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The word Finlandization was created in 1953 by former Austrian Foreign Minister Karl Gruber as a warning example of relations with the Soviet Union. The French reference work, "Grand Dictionnaire Encyclopédique Larousse" [Larousse Encyclopedia] gives the following definition of the French term: "The total number of restrictions on self-determination that a great power imposes on a weaker neighbor." During the Cold War, the concept known as Finlandization referred to the fact that while Finland was nominally free of the Soviet Union, it was so threatened by Soviet Power that it could not act unilaterally without tempering its actions so as not to offend its giant neighbor, which could crush it at will.

American opinion of Finland was that it was "Finlandized", a term which the Finns didn't like much, because what it meant was a kind of forced relationship. For the most part Finns talked about "a good neighbor relationship" while the Soviets talked more about friendship.

The term was in vogue in talking about the potential Finlandization of West Europe. In the 1980s it was quite common for more or less well-informed West Europeans to use the term "Finlandization" freely, accompanied by a touch of either sympathy or condescension. The book "Le Syndrome Finlandais" [The Finnish Syndrome] by Alain Mine, dealt with Mine's concern about the future of West Europe. Mine stated succinctly: "We run the risk of being Finlandized without knowing it, marginalized without noticing it, being placed under guardianship without believing it." As a result of its interest in constantly expanding contacts with East Germany, the Federal Republic ran the risk of gradually relinquishing its obligations in the context of NATO and EC cooperation. If the Federal Republic slipped away, there would really be nothing left of West Europe, according to economist Alain Mine, an admirer of Germany and the leader of the French central federation of business employers.

Soviet political active measures -- for instance, propaganda campaigns, disinformation, and the sponsoring of Western peace movements - were seen by some as the means by which Soviet influence and power would gradually grow in Europe and US power declines until the states of Europe were effectively "Finlandized" and the United States became isolated. The Soviet Union was so much more powerful militarily than all of Western Europe and Japan put together that both of those areas - were it not forAmerican military presence and guarantees - could be "Finlandized," and Finland itself then would not be "Finlandized," it would be as much a satellite of the Soviet Union as any member of the Warsaw Pact.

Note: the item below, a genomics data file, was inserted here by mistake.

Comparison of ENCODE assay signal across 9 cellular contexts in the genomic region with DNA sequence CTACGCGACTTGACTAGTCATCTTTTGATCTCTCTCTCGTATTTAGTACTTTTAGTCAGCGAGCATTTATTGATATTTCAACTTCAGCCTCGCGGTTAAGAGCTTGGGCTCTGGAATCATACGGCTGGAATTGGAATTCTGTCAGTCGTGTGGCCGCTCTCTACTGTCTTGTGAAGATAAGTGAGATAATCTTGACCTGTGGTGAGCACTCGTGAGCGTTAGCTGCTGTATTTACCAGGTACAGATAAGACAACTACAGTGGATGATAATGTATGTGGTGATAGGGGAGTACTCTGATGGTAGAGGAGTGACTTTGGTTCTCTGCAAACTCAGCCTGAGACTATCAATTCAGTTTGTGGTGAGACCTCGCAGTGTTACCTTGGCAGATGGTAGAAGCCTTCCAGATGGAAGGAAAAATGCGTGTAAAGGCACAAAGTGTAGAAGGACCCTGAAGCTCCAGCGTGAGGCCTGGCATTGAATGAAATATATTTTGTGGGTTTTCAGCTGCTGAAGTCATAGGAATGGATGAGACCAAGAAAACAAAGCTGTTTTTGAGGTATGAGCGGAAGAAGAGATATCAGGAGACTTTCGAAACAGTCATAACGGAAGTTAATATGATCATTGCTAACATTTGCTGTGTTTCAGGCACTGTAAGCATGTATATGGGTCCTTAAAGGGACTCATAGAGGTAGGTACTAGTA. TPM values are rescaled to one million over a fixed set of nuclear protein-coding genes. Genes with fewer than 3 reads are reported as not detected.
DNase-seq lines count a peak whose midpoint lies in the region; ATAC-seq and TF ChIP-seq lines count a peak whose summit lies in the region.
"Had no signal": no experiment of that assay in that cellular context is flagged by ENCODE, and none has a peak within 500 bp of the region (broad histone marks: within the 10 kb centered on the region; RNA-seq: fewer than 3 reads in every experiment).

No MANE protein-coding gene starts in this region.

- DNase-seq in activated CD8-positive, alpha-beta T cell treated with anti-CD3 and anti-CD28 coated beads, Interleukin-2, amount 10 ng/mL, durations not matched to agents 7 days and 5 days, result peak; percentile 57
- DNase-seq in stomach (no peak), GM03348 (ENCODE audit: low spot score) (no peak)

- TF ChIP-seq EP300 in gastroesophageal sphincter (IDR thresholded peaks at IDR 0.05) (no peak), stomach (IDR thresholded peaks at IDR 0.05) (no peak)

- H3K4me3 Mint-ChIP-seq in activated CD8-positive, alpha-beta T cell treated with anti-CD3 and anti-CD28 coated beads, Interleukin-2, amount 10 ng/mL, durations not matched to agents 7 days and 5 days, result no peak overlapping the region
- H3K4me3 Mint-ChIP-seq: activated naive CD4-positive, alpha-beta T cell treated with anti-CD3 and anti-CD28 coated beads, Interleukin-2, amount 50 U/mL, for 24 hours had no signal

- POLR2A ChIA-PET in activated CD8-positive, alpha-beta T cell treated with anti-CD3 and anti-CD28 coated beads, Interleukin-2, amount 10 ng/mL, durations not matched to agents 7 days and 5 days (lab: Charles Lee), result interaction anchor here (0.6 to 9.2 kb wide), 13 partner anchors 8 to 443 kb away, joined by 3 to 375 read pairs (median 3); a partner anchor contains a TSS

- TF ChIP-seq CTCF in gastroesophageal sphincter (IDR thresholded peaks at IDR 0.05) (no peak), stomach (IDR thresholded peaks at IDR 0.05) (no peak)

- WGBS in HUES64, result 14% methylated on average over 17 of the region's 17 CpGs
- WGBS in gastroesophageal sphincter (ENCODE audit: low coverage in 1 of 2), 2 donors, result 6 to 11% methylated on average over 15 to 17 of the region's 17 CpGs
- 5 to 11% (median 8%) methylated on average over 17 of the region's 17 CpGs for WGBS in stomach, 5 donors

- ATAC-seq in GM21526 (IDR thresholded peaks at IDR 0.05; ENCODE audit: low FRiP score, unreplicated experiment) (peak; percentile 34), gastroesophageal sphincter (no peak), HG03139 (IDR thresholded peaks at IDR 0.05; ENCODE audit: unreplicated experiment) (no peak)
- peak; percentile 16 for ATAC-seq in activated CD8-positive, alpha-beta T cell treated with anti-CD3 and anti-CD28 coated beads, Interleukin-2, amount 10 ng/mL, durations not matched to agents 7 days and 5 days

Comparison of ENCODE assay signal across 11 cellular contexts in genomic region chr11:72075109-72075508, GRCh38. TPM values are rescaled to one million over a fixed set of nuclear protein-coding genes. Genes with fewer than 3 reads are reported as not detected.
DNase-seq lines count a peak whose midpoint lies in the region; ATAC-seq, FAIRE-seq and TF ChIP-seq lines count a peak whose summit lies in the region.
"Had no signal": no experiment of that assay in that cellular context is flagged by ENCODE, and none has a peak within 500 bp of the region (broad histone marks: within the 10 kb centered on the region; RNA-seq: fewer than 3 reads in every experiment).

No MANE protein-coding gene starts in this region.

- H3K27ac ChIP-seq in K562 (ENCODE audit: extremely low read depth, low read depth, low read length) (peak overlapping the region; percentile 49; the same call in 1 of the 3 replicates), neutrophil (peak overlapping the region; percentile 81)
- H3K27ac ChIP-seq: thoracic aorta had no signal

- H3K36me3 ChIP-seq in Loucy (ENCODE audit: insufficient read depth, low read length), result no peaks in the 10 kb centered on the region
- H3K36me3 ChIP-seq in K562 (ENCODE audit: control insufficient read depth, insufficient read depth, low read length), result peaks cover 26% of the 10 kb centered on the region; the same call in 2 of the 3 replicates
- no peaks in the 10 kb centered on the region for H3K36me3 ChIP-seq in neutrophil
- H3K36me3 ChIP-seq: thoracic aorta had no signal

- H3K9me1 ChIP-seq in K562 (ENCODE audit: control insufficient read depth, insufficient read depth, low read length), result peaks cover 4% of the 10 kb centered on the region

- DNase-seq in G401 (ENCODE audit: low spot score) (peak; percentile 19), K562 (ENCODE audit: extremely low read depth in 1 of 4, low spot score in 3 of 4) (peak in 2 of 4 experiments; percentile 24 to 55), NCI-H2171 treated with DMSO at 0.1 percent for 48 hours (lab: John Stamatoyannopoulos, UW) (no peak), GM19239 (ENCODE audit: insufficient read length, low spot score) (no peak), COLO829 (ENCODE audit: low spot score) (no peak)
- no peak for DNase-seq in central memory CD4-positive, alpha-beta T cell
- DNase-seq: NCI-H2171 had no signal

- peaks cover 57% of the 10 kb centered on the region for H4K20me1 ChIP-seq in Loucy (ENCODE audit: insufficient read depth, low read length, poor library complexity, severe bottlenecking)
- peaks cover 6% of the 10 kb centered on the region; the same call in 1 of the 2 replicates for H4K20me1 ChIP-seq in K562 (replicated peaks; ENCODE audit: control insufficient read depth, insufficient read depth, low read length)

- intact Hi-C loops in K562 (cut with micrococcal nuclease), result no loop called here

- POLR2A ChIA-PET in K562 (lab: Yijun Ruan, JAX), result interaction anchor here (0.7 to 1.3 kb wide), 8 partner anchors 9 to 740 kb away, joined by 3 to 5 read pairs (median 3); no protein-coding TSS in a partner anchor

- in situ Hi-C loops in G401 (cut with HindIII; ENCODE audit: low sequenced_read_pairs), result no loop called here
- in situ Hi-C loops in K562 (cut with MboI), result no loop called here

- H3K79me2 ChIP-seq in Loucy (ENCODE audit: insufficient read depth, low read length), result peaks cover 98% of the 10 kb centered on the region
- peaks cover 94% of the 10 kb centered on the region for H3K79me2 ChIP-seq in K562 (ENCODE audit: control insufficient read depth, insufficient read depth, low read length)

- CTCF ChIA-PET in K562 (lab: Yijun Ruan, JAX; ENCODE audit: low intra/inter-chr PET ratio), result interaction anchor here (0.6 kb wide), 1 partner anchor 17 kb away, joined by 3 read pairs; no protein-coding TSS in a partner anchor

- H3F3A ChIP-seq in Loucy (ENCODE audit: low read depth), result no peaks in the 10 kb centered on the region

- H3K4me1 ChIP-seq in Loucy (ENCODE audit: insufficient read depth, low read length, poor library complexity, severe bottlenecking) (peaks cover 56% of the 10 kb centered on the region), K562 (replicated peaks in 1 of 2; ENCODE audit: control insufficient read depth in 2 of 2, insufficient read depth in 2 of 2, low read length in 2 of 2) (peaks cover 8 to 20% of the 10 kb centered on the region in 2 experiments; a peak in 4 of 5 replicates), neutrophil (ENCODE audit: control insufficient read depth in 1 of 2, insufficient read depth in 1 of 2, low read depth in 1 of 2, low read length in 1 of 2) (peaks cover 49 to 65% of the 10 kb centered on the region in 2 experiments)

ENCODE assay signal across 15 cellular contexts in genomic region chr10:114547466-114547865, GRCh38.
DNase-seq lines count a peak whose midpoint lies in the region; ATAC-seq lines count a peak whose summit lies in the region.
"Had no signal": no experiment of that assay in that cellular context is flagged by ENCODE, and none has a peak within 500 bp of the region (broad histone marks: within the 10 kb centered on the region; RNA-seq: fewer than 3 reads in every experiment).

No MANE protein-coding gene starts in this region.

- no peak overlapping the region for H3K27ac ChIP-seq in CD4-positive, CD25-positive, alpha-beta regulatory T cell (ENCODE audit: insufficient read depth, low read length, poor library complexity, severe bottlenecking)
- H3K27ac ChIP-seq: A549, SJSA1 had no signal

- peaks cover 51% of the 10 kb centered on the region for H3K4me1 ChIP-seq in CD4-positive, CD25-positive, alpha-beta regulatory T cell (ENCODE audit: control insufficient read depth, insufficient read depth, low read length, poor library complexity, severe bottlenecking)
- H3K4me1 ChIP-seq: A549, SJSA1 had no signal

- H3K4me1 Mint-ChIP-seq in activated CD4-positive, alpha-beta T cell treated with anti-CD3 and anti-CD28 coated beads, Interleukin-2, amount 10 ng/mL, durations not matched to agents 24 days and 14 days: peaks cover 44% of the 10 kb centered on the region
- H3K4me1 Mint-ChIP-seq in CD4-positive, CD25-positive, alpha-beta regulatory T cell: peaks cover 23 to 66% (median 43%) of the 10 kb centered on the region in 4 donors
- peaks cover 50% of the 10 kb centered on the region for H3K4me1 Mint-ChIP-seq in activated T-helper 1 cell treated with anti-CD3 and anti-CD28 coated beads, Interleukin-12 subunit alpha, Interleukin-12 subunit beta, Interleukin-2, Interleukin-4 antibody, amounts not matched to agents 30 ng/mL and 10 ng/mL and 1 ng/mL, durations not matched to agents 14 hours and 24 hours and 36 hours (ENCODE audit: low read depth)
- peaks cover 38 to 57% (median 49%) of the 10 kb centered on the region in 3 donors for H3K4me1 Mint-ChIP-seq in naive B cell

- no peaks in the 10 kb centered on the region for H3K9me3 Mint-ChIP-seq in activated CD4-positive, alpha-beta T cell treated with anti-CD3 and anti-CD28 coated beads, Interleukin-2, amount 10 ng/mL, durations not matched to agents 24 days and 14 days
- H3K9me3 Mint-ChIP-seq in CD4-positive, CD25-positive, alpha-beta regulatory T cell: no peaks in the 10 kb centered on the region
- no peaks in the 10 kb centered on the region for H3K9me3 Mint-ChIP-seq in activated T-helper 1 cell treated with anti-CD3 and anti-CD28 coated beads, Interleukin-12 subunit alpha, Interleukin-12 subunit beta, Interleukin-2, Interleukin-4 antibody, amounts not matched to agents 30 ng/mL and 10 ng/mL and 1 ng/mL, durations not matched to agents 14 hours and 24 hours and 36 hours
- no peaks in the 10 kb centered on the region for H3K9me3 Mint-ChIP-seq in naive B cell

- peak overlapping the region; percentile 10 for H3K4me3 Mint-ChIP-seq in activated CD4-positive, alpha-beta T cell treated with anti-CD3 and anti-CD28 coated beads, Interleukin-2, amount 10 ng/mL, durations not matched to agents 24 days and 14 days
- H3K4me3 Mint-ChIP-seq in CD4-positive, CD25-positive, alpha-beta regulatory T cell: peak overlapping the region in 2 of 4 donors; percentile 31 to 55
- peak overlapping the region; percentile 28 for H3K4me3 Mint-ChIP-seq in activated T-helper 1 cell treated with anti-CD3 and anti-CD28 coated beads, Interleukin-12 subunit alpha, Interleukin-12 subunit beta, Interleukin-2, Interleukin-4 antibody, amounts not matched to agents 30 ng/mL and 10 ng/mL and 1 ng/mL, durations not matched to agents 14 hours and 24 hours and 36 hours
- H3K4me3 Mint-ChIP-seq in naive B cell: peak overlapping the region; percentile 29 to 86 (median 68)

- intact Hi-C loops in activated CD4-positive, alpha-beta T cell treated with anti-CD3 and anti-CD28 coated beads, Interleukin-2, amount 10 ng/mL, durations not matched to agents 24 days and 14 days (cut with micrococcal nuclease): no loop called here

The nature or the word Finlandization defied strict definition, as evidenced by the wide ranqe of interpretation given to it. Piere Hasner labeled it "a milder and more modern form of Sovietization", while Krosb defined it as "reconciling one's differences with the Soviet Union." Likewise, there existed a similar divergence of views between Finnish President Kekkonen, who simply said that the Finns don't deserve this label, that it is incorrect and unjust; and Richard Lowenthal, who used Finlandization to replace Communization as the Soviets goal toward West Germany.

Finland was a showcase of Soviet peaceful coexistence. It was a simnle matter to let the press ramble on with this fancy new word in their vocabulary with each use further convincing the Kremlin of their overwhelming control of their "showcase" in the north.

The problem of the defense of Leningrad involved Finland in local security issue for centuries. As Peter the Great's "W1;indow to the West," control of the approach over the Karelian Isthmus from Finland was deemed essential. This issue was finally resolved in 1940 after the Winter War when the Soviets absorbed this area which formerly constituted 12% of Finland.

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